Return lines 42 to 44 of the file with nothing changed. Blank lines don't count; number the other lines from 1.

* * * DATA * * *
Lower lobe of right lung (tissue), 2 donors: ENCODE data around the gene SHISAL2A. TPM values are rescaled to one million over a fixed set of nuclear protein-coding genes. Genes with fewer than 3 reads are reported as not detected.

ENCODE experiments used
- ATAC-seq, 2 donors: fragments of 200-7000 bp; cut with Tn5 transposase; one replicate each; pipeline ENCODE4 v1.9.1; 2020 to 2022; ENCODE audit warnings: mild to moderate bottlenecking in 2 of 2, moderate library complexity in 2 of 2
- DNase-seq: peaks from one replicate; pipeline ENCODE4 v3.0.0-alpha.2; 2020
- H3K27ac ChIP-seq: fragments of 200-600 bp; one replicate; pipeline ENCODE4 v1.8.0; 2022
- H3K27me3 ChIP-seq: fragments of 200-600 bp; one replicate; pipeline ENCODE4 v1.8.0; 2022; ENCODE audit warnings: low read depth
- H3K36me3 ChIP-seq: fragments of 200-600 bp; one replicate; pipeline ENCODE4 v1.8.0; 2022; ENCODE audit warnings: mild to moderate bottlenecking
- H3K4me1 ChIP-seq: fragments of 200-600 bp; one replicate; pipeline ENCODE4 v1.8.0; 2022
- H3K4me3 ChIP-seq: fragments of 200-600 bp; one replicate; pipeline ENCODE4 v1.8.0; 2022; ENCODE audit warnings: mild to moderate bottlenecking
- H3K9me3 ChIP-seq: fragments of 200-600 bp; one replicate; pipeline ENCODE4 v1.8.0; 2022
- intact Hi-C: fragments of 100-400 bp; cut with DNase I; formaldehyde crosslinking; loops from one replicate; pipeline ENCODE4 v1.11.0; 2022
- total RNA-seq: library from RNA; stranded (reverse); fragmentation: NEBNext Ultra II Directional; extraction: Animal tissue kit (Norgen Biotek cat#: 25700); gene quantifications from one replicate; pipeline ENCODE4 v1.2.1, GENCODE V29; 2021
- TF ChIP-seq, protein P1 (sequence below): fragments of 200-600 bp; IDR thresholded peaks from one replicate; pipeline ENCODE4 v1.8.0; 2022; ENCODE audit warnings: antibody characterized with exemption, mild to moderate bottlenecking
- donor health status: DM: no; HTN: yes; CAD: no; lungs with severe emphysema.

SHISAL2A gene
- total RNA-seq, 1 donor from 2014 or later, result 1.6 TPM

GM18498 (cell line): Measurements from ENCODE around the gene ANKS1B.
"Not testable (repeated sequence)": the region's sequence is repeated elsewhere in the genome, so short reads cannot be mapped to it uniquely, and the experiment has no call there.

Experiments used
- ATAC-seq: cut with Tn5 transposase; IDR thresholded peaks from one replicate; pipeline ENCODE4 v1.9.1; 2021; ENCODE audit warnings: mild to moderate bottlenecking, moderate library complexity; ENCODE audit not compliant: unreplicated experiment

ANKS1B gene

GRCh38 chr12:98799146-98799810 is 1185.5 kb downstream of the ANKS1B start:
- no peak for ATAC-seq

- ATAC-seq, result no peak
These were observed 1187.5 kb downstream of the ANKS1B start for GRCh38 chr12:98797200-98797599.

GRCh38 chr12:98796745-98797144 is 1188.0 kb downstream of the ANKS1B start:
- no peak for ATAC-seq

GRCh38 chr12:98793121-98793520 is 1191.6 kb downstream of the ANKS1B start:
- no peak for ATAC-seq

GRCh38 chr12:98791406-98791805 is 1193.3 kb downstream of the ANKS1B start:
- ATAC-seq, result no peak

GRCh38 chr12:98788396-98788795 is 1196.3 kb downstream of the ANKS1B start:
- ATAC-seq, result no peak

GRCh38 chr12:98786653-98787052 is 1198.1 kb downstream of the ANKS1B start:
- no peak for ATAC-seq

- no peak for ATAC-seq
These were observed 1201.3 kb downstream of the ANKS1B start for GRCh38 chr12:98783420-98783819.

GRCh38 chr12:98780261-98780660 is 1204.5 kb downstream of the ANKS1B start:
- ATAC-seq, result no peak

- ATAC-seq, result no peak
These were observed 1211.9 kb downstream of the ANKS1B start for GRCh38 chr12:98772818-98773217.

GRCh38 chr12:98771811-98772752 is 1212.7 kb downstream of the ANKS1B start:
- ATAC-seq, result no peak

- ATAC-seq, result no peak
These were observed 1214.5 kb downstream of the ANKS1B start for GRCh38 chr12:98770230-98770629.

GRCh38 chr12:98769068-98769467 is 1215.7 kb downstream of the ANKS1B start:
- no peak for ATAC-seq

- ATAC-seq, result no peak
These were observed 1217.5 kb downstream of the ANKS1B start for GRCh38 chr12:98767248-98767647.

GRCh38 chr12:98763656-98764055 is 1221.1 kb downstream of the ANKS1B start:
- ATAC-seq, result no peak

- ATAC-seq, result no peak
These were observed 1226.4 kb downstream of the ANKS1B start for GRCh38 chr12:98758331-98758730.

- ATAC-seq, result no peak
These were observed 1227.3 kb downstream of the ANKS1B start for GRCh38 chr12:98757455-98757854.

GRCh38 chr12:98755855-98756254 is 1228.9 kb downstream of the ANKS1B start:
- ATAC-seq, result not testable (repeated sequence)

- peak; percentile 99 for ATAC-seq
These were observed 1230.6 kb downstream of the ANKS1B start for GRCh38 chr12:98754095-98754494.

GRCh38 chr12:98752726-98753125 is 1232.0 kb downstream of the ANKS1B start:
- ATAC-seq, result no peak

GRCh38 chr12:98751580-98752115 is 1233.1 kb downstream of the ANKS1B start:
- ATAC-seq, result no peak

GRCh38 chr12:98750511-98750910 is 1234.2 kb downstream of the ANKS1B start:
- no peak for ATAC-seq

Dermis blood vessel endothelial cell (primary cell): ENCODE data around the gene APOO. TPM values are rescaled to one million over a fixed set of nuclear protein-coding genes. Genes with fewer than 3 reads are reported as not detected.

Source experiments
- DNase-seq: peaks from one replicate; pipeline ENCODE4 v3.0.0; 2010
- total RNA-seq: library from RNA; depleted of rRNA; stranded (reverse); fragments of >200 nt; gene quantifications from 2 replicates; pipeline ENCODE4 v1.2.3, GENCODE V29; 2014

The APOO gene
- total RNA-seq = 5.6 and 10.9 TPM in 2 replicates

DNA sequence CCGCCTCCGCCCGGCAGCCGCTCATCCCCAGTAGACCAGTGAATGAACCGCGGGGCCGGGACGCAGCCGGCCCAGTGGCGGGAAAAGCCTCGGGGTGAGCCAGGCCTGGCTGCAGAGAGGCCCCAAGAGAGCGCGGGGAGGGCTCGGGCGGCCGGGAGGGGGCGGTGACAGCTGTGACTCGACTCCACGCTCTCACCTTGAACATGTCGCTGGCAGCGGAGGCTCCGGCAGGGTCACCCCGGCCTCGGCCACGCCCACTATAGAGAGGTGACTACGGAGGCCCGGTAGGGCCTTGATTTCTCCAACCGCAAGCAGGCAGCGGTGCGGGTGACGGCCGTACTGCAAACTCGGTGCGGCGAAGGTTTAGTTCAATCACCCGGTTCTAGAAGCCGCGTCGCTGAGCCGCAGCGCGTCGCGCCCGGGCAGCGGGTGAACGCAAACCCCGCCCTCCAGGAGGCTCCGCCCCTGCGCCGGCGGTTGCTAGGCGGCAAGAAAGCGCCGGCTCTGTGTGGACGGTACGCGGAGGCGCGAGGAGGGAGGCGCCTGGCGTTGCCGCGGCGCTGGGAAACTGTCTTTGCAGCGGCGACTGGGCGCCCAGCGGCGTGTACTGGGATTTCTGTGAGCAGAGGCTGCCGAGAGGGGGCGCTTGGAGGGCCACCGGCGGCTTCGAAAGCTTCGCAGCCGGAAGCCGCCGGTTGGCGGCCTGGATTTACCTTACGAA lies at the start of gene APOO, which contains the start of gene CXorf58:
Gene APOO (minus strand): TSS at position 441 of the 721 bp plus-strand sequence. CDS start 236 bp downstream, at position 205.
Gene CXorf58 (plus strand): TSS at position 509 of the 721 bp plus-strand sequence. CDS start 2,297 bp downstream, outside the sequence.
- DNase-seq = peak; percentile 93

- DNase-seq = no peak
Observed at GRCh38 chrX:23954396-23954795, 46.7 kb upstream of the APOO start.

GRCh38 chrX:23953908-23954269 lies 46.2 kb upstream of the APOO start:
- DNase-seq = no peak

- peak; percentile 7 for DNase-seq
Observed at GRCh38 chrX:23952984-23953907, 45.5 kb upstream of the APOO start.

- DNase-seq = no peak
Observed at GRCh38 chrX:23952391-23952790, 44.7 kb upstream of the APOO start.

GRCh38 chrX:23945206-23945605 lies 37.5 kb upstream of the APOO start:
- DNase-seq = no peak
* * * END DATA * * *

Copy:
GRCh38 chr12:98771811-98772752 is 1212.7 kb downstream of the ANKS1B start:
- ATAC-seq, result no peak

- ATAC-seq, result no peak